There are certainly good things. The courtroom scenes are fun and tense, with a wonderfully arrogant attorney in Harrison Powell that pits off against Monk and his friends in as satisfying a way as the best 'Monk' killers. There are good moments here, such as Monk's poignant feelings in how he was ripped apart on the stand and one of the best supporting character lines in the history of 'Monk' in Powell's reaction to Natalie's "how do you sleep at night?".

One of the best things about 'Monk' has always been the acting of Tony Shalhoub in the title role. It was essential for him to work and be the glue of the show, and Shalhoub not only is that but also at his very best he IS the show. Have always loved the balance of the humour, which is often hilarious, and pathos, which is sincere and touching.

As ever, Traylor Howard, Jason Gray-Stanford and Ted Levine give great support, while Jay Mohr enjoys himself thoroughly as Powell, a different role for him. Former child star Jonathan Lipnicki does fine, and it was refreshing to have a serious Disher subplot that gave the episode heart.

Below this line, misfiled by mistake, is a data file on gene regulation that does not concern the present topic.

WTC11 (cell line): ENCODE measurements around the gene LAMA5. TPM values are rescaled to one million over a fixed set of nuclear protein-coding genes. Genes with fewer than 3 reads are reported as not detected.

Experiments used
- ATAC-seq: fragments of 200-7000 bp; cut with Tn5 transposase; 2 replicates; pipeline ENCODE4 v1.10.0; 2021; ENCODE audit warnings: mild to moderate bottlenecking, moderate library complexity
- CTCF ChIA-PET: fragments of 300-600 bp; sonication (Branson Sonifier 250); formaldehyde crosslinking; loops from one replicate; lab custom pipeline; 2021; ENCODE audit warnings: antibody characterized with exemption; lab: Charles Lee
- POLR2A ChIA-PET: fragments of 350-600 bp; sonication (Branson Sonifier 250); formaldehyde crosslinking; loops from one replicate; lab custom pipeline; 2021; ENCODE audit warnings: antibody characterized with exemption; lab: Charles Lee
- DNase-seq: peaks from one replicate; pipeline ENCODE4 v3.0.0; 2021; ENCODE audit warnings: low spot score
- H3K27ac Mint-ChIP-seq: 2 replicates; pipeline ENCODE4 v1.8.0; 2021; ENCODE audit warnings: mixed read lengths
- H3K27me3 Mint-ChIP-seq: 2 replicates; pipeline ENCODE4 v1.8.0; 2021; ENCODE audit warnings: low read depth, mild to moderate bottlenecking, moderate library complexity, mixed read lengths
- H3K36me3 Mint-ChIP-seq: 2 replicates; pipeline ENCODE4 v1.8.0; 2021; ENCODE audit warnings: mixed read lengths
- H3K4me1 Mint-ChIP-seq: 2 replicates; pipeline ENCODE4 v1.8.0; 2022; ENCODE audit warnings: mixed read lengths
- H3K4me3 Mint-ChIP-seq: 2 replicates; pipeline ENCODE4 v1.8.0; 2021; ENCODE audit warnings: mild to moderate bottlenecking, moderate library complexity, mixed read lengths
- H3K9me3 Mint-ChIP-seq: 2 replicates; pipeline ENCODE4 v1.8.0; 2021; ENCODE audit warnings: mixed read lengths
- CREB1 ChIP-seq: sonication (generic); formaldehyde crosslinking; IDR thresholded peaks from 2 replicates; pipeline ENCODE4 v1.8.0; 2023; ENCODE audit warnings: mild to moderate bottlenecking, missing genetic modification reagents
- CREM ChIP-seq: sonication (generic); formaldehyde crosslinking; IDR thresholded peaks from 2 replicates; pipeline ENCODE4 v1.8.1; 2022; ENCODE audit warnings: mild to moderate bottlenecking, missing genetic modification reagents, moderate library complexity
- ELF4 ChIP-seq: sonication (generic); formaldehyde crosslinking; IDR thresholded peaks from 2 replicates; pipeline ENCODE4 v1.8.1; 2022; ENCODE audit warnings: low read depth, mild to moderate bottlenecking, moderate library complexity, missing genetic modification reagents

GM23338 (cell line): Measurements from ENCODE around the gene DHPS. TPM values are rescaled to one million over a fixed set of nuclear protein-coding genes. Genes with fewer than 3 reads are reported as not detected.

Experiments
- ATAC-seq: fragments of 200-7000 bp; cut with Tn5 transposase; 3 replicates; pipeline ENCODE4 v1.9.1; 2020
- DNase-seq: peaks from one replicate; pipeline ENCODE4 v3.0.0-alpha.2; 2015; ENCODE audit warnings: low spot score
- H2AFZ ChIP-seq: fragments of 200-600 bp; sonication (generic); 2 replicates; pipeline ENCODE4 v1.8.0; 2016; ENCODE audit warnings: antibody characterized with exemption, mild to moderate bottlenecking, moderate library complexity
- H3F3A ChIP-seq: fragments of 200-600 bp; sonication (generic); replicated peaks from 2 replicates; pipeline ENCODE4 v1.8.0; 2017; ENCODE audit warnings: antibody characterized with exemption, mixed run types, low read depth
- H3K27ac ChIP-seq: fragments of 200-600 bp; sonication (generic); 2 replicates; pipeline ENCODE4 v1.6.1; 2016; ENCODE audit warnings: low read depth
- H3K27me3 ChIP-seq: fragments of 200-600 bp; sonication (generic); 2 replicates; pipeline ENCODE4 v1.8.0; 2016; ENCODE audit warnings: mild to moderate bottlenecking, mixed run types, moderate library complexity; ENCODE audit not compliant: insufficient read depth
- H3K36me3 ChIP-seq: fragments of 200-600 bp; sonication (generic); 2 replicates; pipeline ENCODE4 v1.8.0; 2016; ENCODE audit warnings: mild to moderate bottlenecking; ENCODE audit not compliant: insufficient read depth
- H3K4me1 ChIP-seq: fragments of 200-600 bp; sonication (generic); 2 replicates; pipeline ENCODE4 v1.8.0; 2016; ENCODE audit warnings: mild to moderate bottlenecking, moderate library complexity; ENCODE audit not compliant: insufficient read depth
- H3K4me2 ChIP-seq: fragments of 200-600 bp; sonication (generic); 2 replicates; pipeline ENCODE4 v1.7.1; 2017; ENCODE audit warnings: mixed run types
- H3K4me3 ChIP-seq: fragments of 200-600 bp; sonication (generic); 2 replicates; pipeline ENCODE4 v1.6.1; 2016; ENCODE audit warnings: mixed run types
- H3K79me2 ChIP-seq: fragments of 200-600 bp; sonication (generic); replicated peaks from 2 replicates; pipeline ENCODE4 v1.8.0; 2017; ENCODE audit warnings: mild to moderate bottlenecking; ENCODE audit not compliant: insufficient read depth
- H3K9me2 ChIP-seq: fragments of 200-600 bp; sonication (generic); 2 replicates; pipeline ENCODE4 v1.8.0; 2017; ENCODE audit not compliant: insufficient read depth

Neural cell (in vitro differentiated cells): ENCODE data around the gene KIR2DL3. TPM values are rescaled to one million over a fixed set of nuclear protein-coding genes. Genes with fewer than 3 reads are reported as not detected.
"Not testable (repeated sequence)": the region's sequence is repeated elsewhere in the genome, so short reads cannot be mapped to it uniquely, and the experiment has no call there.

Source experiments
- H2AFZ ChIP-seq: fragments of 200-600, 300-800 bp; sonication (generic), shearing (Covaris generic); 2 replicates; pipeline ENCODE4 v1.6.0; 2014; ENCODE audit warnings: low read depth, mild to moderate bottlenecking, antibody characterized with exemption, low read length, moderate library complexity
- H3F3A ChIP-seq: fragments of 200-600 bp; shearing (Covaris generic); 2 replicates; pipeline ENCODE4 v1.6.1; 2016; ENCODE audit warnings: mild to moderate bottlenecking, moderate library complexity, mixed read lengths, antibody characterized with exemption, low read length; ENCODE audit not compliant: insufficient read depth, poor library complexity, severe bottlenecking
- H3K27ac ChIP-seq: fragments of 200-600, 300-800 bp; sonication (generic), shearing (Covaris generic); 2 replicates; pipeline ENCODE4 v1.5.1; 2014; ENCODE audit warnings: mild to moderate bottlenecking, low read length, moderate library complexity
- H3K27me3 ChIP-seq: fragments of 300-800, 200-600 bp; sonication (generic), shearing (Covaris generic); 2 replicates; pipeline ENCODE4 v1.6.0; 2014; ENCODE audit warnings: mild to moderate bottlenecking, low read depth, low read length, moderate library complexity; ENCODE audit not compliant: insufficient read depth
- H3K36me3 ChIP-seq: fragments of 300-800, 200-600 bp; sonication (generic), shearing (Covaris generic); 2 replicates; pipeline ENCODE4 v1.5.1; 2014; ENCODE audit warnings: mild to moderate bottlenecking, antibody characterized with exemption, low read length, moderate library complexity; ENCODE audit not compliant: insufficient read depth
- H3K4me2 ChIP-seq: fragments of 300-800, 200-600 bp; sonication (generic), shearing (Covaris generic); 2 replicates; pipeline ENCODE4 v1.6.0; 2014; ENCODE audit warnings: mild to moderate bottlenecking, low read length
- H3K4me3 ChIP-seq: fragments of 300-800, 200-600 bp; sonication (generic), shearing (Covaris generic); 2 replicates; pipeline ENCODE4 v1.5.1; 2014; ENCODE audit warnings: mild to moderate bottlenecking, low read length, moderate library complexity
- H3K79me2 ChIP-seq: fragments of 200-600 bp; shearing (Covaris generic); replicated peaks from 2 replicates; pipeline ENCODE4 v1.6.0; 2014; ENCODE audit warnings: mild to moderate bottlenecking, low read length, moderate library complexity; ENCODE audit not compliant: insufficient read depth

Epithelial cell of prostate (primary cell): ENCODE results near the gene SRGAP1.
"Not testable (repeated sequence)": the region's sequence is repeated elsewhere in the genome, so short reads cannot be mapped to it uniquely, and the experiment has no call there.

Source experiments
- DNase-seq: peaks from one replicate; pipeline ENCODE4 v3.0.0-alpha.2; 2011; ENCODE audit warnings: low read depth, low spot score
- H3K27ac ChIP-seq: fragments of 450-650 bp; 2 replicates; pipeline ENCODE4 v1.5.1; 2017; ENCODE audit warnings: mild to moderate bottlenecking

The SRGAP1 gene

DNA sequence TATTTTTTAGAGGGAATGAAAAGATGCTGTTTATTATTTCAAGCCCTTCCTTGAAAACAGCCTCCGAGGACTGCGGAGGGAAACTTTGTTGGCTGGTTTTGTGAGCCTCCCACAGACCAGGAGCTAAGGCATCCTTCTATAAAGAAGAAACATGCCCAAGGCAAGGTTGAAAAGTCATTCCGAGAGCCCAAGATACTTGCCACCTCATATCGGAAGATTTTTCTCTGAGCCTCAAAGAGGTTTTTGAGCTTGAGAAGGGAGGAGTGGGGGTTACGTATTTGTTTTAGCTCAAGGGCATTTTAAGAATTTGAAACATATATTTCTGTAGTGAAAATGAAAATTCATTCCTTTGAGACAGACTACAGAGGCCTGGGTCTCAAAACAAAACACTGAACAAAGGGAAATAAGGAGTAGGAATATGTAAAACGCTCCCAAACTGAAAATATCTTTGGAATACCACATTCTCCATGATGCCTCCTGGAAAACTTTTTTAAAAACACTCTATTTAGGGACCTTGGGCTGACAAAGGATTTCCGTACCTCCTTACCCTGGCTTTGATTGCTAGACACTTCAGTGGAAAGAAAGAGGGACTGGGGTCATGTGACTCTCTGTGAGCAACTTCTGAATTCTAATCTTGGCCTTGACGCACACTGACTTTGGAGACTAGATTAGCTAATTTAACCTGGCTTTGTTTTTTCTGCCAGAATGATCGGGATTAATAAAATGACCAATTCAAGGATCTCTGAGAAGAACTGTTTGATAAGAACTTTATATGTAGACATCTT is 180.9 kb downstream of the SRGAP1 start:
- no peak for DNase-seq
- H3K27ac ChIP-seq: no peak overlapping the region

Visually, the episode is slick and stylish as ever. The music is both understated and quirky. While there is a preference for the theme music for Season 1, Randy Newman's "It's a Jungle Out There" has grown on me overtime, found it annoying at first but appreciate its meaning and what it's trying to say much more now.

On the other hand, "Mr Monk Takes the Stand" is primarily let down by that it tries to do too much and doesn't do enough with its content. This is especially true in having not one but two cases, both of which could have been more compelling, one of which has an alibi that is in the top 5 flimsiest alibis on the whole of 'Monk', something that even the less observant of people would notice. Neither case are hard to figure out either (likewise with the killer's identity), the second case is very uninspired.